Windows are one of those things that gets much less respect than it deserves. Many people see them as simple panes of glass on the wall to allow a view of the outside world. However, when it comes to energy efficiency, when it comes to making the best use of the of the conditioned air (whether heated or cooled) windows are just as if not more important than the insulation in our walls. Remember, as advanced as they have become, windows are just glass, and glass doesn’t have inches of fluffy warm insulation to keep the energy in. So, windows are the soft spots in the envelope of our home and it is important to understand and upgrade our windows in terms of energy efficiency.

Heat Loss Through Windows Occurs in 3 Ways

  1. Air can seep out of physical cracks in the window itself. This is called Air Infiltration.
  2. High school physics and chemistry taught us a few things about the nature of heat and energy. Heat always moves from a hot spot to a cold spot in an attempt to even out. The heat in your home will travel through the glass itself to the outdoors. This is called Conduction or Radiation.
  3. Cold air sinks and warm air rises. Now, when the cold air, cooled by the window pane, sinks it creates a current pulling more air down across the window and then continues the trailing air. This is known as convection.


So, modern windows are built to try and counter these aspects of physics. Windows are sealed better to decrease air infiltration. In addition to that, many modern windows are actually multiple panes of glass. Some are even as much as three panes. This increases the insulation and keeps the home warm. If your windows are more than ten or fifteen years old, you can benefit for updating your windows.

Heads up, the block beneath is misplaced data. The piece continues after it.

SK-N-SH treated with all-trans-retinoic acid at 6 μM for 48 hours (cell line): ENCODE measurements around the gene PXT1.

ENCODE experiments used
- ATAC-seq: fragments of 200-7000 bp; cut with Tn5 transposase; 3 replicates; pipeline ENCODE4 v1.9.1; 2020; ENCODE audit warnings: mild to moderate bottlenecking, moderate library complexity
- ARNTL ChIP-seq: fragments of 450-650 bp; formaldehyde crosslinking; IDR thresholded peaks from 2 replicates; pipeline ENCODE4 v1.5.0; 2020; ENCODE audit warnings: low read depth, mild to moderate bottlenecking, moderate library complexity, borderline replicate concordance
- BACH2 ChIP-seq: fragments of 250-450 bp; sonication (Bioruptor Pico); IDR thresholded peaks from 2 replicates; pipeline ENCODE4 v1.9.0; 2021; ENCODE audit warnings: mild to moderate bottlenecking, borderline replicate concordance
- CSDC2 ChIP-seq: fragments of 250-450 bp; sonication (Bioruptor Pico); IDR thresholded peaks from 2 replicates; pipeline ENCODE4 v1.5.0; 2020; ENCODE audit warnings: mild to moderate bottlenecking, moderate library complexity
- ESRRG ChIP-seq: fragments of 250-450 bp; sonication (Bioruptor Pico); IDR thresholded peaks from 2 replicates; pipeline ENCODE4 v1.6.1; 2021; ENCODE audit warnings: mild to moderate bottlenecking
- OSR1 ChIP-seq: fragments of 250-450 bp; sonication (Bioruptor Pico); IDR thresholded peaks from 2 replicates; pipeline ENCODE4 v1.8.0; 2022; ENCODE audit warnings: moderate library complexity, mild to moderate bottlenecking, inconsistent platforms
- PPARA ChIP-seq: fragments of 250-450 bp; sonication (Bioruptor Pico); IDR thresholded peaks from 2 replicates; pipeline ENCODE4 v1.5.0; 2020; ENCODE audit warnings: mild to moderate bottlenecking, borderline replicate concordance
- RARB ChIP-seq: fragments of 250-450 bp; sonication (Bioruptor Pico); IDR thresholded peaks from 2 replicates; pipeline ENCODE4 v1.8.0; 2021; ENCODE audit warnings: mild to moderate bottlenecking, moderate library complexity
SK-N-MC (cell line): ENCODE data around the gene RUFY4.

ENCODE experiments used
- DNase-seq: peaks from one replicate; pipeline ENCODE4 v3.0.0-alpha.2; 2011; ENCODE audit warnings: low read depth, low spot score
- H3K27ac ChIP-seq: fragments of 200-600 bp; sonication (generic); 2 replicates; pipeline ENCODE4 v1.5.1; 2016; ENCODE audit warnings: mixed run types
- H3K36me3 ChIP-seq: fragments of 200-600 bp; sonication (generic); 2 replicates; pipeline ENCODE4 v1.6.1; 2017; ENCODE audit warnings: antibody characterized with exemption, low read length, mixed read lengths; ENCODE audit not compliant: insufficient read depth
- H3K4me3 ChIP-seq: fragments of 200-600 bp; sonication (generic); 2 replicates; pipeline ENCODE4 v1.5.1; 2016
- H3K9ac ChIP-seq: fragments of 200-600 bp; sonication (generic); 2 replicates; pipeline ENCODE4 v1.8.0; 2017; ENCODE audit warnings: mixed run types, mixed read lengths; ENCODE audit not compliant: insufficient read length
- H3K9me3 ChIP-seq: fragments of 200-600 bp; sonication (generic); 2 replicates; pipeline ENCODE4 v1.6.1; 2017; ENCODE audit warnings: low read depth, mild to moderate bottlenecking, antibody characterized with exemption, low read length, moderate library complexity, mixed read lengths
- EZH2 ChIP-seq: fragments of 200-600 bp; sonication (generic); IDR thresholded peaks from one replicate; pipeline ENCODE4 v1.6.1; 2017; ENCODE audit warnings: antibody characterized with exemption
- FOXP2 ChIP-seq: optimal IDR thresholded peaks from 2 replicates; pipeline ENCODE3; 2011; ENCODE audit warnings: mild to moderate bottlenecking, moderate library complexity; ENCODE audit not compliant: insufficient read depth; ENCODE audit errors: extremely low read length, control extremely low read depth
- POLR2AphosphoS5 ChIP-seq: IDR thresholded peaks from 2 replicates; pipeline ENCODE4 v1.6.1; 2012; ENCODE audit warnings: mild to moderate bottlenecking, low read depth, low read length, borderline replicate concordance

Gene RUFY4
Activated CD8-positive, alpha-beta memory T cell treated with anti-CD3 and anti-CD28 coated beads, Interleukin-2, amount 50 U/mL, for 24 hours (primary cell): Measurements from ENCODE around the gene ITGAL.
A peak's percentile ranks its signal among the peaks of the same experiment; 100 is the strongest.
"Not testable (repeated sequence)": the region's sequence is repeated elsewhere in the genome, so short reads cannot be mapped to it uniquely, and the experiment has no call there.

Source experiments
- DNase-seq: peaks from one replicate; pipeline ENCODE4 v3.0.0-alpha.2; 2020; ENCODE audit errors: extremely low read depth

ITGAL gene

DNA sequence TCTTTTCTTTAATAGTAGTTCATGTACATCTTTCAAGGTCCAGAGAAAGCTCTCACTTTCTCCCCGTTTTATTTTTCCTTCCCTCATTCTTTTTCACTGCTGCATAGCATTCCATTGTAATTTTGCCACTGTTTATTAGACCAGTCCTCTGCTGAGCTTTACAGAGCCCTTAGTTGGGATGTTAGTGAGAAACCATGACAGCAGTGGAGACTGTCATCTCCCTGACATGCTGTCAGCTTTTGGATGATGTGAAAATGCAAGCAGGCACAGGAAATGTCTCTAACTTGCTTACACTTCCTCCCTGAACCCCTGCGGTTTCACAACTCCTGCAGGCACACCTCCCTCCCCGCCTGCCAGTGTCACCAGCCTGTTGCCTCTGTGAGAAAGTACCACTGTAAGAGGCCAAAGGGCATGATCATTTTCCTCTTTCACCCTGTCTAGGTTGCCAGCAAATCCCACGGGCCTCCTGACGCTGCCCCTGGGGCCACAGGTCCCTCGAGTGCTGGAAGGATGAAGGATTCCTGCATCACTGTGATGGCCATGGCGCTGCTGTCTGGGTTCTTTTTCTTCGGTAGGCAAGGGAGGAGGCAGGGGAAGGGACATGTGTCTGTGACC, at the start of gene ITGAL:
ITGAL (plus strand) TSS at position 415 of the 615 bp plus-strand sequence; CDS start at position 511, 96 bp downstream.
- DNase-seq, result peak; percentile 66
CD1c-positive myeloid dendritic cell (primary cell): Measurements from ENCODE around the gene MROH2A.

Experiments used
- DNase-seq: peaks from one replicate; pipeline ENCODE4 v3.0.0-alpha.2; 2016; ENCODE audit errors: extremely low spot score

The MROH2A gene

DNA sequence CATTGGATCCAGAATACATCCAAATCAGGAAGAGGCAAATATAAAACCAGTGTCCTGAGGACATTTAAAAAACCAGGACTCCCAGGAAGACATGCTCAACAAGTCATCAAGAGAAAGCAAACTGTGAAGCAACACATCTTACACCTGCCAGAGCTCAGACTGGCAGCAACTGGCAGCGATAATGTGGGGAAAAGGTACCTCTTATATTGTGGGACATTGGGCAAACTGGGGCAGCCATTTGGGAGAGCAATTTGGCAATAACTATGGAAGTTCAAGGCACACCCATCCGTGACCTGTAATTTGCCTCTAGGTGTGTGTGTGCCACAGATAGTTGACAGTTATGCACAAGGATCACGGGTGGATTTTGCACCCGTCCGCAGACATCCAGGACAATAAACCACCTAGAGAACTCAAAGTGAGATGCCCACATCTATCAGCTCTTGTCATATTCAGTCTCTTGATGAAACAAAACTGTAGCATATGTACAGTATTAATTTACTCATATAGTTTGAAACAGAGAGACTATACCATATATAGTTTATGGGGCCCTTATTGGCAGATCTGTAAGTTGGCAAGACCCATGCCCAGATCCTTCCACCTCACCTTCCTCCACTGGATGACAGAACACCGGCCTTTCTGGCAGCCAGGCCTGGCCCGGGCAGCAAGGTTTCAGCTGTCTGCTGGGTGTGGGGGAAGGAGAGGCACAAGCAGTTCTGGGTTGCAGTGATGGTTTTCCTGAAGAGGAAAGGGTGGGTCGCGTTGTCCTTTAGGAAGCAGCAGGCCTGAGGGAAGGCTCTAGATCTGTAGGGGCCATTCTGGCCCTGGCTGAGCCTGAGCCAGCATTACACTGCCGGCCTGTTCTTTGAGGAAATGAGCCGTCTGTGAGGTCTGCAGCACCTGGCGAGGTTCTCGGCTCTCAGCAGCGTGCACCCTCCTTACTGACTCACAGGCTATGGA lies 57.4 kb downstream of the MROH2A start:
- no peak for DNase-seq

But How Much Can This Lower Costs

Well, as a macro-example of the benefits of window retro-fitting, the empire state building upgraded all 6,514 windows on the building. This lowers the energy costs of the building by 400,000 dollars a year! While you can’t expect those kind of savings in your home, you can expect to save money. You can expect these windows to pay for themselves over time in savings.

5 Ways to Lower Heating Costs this Winter

October 2nd, 2012 by Dave 1 comment »

It’s now time for this blog to switch gears from cooling to heating. All those articles you saw about ac maintenance tips, lowering cooling costs, and freon will now be reversed to the yang side of the spectrum. In that spirit, today we will be discussing ways to lower heating costs as opposed to cooling costs. You’ll find that many of the principles to lowering cooling also apply to lowering heating costs. It is all about using wisely and making sure what you do use it put to maximum effectiveness.

Five Ways to Lower Heating Costs

  • Open Those Curtains: In the summer it is important to keep the curtains closed during the day, but in the winter the opposite is true. You want that sun to shine into your home to warm it as best as you can. Close those curtains at night to limit drafts!
  • Bathroom Fans: Limit your use of bathroom fans. It is okay to use them while you are showering or using the bathroom to limit smells and humidity, but when you are leaving the bathroom make sure to turn them off. A bathroom fan will suck up all the heat in your home in nearly no time at all. This makes your furnace burn longer to maintain the warm temperatures in your home.